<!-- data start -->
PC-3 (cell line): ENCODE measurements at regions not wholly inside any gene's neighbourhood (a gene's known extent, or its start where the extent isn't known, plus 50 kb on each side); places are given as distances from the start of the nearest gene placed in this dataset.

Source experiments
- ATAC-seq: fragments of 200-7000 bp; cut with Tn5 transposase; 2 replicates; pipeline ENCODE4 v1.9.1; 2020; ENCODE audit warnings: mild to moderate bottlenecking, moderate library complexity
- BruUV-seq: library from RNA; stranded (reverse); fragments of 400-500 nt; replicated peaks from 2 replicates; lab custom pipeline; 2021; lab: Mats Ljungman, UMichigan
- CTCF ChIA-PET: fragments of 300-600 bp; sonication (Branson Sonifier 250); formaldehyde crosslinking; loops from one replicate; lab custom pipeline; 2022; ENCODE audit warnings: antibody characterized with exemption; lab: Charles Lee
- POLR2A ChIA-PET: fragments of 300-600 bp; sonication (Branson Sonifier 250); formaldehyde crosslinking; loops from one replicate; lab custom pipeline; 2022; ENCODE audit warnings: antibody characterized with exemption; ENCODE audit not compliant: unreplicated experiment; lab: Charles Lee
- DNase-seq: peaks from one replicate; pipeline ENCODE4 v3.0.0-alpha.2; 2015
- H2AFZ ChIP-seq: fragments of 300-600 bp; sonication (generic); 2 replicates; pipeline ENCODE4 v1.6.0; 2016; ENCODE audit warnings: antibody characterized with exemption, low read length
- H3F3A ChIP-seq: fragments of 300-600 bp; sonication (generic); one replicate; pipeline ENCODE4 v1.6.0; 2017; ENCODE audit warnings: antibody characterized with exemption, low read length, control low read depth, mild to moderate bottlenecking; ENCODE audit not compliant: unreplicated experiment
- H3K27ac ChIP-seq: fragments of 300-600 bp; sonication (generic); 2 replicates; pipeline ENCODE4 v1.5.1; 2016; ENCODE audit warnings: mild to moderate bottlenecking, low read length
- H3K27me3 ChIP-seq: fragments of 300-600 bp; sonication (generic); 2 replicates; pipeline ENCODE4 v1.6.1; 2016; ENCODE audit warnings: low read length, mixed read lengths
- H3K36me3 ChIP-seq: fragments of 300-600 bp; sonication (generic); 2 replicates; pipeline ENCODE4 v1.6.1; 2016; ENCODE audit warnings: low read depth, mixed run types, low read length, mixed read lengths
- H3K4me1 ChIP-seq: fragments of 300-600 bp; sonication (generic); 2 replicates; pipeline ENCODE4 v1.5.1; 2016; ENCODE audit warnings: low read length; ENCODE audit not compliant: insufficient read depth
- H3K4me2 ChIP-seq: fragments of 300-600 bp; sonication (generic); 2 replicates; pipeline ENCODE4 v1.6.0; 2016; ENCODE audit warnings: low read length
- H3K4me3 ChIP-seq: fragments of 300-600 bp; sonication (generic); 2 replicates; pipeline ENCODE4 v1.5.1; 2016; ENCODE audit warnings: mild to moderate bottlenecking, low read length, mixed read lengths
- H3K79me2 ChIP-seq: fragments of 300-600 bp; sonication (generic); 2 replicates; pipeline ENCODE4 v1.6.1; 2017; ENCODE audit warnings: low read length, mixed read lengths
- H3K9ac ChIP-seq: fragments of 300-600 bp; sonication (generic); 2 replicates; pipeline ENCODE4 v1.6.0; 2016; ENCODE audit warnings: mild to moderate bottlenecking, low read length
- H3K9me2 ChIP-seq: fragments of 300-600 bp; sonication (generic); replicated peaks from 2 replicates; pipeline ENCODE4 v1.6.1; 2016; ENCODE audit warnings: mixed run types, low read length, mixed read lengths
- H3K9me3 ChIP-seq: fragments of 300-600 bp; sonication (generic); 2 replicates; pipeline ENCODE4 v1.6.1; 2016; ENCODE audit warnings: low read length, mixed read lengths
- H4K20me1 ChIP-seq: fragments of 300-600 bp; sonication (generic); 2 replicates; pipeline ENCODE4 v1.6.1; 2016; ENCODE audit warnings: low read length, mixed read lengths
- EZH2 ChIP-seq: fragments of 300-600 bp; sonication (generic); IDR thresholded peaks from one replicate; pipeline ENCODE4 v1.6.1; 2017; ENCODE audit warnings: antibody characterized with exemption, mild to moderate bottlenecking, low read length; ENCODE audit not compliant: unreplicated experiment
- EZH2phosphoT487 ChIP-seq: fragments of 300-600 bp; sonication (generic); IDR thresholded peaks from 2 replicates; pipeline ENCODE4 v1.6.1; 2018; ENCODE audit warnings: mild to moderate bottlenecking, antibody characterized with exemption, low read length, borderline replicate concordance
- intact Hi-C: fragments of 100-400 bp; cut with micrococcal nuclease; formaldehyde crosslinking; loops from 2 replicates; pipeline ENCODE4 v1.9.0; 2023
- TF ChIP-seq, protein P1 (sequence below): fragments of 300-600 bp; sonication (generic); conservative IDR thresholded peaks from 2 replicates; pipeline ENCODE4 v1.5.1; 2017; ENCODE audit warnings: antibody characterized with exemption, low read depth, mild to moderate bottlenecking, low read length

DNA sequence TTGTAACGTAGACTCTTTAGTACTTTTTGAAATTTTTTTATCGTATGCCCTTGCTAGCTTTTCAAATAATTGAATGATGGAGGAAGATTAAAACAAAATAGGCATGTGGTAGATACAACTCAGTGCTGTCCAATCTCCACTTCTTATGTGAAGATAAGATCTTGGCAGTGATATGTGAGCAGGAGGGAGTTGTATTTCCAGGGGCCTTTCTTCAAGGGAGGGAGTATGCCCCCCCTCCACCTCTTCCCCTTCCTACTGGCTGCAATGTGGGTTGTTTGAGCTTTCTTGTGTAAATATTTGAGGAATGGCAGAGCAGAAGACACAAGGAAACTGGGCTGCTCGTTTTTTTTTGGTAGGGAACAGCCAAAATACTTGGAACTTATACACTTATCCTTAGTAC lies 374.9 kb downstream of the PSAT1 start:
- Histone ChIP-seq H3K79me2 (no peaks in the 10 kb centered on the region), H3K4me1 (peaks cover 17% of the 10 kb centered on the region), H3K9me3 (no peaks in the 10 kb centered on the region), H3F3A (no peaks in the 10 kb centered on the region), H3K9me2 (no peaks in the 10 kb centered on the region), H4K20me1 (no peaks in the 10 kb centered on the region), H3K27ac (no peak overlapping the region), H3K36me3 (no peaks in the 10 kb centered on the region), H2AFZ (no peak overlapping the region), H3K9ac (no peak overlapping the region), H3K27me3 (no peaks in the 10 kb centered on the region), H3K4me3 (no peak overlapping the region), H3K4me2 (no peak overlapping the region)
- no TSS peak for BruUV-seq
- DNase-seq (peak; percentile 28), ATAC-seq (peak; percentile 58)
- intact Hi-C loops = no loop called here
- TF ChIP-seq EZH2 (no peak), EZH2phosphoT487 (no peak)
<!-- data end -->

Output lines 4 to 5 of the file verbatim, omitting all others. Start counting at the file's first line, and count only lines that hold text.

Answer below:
- BruUV-seq: library from RNA; stranded (reverse); fragments of 400-500 nt; replicated peaks from 2 replicates; lab custom pipeline; 2021; lab: Mats Ljungman, UMichigan
- CTCF ChIA-PET: fragments of 300-600 bp; sonication (Branson Sonifier 250); formaldehyde crosslinking; loops from one replicate; lab custom pipeline; 2022; ENCODE audit warnings: antibody characterized with exemption; lab: Charles Lee